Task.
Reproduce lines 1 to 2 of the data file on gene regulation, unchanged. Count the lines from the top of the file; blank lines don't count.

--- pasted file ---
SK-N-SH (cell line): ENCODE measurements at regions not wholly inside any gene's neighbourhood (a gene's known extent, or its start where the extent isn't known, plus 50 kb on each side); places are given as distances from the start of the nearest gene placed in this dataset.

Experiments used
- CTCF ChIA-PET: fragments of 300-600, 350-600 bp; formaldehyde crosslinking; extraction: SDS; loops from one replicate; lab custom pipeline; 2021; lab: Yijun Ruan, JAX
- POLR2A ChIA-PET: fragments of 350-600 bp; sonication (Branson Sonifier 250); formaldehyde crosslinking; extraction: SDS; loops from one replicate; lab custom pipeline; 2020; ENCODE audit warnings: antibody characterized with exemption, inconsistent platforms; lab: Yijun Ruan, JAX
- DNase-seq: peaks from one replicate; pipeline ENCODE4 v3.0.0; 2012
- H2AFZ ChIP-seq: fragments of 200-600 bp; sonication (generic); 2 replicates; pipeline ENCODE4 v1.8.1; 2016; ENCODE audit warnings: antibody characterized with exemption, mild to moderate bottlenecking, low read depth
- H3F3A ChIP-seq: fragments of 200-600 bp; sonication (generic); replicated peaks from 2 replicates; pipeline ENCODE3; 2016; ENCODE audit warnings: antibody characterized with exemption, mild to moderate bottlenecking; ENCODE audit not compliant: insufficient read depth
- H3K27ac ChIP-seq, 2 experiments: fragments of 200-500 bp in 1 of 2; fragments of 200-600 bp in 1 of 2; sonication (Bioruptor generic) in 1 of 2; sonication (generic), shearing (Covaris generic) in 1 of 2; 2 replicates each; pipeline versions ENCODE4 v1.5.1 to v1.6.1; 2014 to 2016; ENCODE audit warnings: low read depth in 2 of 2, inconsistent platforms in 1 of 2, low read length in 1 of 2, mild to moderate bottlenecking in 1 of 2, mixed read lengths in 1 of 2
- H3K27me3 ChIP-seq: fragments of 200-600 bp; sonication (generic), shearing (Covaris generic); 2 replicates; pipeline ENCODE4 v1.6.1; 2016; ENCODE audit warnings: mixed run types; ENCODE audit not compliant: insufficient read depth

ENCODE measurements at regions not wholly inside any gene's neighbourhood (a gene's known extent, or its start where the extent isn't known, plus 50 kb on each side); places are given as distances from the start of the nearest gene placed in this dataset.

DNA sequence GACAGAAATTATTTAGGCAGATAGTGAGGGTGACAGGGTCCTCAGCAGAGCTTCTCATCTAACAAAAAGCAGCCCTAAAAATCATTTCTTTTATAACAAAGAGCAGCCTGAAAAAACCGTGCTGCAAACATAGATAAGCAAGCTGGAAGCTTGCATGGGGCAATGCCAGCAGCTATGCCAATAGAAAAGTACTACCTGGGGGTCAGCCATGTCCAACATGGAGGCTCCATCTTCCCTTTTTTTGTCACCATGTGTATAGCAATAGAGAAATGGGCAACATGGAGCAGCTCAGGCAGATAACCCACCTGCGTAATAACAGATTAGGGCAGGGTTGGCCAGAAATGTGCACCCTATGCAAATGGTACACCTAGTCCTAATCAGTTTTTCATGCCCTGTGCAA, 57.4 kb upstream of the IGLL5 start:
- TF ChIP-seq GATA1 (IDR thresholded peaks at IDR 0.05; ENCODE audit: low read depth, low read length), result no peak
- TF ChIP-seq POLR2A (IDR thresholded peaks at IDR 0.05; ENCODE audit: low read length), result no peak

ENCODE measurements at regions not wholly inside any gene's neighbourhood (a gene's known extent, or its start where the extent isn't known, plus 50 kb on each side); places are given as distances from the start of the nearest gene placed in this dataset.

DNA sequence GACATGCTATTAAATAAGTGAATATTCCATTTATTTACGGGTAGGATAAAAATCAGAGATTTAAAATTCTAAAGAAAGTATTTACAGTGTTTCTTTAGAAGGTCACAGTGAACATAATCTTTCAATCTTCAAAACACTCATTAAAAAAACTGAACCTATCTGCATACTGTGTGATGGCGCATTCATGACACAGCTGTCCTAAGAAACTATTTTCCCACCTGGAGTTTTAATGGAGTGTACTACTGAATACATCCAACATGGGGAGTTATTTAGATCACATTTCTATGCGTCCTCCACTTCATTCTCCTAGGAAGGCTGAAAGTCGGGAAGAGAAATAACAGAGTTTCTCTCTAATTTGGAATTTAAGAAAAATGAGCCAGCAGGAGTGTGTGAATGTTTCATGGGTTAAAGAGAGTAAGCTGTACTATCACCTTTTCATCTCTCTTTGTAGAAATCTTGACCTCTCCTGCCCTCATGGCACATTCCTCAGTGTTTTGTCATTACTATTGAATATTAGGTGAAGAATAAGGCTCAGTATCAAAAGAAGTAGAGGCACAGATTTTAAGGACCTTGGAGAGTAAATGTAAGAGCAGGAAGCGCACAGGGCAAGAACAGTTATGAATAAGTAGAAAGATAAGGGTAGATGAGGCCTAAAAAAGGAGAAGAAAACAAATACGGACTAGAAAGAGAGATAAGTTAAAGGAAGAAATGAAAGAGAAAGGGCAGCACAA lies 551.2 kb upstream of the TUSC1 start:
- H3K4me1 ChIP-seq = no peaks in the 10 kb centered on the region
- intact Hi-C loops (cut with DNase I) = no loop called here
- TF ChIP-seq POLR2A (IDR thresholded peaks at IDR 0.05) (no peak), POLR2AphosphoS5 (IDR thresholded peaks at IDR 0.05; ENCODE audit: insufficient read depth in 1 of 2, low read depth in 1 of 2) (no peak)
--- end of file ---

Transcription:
SK-N-SH (cell line): ENCODE measurements at regions not wholly inside any gene's neighbourhood (a gene's known extent, or its start where the extent isn't known, plus 50 kb on each side); places are given as distances from the start of the nearest gene placed in this dataset.

Experiments used